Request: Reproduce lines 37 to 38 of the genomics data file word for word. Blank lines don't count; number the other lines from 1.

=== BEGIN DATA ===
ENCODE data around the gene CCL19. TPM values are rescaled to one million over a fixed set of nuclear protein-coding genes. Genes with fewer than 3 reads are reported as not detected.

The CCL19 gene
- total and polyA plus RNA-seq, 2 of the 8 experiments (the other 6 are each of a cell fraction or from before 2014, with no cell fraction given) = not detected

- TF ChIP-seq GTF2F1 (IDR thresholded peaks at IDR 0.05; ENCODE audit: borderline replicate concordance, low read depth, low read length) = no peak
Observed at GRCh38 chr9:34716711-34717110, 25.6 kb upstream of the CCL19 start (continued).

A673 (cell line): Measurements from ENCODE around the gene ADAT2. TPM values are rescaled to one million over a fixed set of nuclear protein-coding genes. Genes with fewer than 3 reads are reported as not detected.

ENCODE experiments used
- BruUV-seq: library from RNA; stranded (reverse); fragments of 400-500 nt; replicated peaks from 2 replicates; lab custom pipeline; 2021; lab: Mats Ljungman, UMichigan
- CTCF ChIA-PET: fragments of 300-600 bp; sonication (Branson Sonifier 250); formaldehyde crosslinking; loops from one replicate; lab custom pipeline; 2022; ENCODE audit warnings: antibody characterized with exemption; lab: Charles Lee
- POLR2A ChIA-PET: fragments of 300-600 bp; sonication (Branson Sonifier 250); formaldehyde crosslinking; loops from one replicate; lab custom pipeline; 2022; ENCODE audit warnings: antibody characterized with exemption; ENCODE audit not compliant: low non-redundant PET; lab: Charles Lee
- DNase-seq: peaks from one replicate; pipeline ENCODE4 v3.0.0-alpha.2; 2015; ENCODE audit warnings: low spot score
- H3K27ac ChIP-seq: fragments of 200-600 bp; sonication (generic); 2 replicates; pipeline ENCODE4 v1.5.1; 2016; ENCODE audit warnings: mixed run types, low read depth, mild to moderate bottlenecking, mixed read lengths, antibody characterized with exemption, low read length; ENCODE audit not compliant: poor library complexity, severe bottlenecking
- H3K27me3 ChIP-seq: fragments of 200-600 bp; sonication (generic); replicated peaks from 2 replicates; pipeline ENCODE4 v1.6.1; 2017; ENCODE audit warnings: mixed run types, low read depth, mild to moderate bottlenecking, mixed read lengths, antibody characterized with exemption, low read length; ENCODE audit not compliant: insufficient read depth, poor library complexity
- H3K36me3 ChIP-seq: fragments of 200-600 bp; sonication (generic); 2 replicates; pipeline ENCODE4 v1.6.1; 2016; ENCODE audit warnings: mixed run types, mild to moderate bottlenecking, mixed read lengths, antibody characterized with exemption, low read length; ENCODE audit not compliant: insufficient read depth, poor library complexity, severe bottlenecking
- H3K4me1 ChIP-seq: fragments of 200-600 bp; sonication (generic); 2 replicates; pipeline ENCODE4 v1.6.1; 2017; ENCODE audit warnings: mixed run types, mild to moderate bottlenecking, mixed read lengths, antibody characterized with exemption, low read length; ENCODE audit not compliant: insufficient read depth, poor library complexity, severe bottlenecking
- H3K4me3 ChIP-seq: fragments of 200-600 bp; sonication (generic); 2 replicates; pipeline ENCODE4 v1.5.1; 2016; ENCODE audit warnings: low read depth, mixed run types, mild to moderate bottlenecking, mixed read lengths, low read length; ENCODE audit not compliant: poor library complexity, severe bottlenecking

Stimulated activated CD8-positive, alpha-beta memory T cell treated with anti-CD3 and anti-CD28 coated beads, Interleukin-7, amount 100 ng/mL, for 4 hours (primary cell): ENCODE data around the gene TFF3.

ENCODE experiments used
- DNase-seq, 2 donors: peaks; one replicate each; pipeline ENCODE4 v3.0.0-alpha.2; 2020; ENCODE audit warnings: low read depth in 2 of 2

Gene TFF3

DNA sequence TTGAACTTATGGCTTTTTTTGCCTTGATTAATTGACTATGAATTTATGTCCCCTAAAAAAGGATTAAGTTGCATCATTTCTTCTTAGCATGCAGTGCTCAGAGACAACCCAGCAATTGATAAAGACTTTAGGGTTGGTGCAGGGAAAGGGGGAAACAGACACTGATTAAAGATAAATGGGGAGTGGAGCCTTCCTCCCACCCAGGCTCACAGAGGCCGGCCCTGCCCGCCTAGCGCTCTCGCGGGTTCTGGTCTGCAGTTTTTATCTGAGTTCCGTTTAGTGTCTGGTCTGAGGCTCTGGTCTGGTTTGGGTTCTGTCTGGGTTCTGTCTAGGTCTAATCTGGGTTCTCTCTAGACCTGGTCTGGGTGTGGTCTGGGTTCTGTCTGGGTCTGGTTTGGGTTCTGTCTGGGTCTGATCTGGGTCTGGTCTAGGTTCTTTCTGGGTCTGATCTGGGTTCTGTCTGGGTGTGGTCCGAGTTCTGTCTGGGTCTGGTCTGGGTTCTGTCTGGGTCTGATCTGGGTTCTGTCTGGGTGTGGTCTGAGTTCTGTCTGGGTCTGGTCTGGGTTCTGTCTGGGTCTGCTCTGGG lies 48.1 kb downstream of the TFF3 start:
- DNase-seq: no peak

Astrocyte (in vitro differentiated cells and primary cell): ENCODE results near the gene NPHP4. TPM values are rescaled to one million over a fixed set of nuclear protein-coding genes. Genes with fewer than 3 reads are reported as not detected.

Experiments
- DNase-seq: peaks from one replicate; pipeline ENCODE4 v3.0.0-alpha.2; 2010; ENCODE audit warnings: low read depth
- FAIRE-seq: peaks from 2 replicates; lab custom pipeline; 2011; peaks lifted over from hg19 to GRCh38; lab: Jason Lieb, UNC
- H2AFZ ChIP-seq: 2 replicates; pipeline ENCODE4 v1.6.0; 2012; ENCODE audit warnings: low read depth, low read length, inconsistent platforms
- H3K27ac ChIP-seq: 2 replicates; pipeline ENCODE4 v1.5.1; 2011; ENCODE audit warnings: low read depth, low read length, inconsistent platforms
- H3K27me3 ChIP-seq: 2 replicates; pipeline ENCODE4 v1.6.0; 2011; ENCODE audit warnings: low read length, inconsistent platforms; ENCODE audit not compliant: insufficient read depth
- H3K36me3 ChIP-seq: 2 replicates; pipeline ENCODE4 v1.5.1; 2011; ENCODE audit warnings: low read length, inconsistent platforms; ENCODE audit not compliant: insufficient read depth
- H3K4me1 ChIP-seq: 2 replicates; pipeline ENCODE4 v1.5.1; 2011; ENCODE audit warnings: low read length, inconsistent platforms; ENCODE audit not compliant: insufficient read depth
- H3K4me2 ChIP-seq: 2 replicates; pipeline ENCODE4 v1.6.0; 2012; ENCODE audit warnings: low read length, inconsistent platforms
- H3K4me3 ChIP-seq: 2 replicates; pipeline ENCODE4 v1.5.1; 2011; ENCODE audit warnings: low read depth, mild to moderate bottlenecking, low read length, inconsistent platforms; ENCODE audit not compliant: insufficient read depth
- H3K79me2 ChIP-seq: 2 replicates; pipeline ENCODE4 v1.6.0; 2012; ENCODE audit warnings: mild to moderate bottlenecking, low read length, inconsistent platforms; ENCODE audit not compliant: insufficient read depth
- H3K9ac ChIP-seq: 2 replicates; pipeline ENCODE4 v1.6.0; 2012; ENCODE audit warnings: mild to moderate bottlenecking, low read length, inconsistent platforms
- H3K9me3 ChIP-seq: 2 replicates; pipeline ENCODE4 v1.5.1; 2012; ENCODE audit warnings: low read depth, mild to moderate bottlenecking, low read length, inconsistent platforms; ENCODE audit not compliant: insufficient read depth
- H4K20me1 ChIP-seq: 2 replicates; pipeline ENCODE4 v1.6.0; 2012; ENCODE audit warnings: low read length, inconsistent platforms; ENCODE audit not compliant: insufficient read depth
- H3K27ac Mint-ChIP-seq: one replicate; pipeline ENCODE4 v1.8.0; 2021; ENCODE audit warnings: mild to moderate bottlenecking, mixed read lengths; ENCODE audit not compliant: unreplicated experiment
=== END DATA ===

- H4K20me1 ChIP-seq: 2 replicates; pipeline ENCODE4 v1.6.0; 2012; ENCODE audit warnings: low read length, inconsistent platforms; ENCODE audit not compliant: insufficient read depth
- H3K27ac Mint-ChIP-seq: one replicate; pipeline ENCODE4 v1.8.0; 2021; ENCODE audit warnings: mild to moderate bottlenecking, mixed read lengths; ENCODE audit not compliant: unreplicated experiment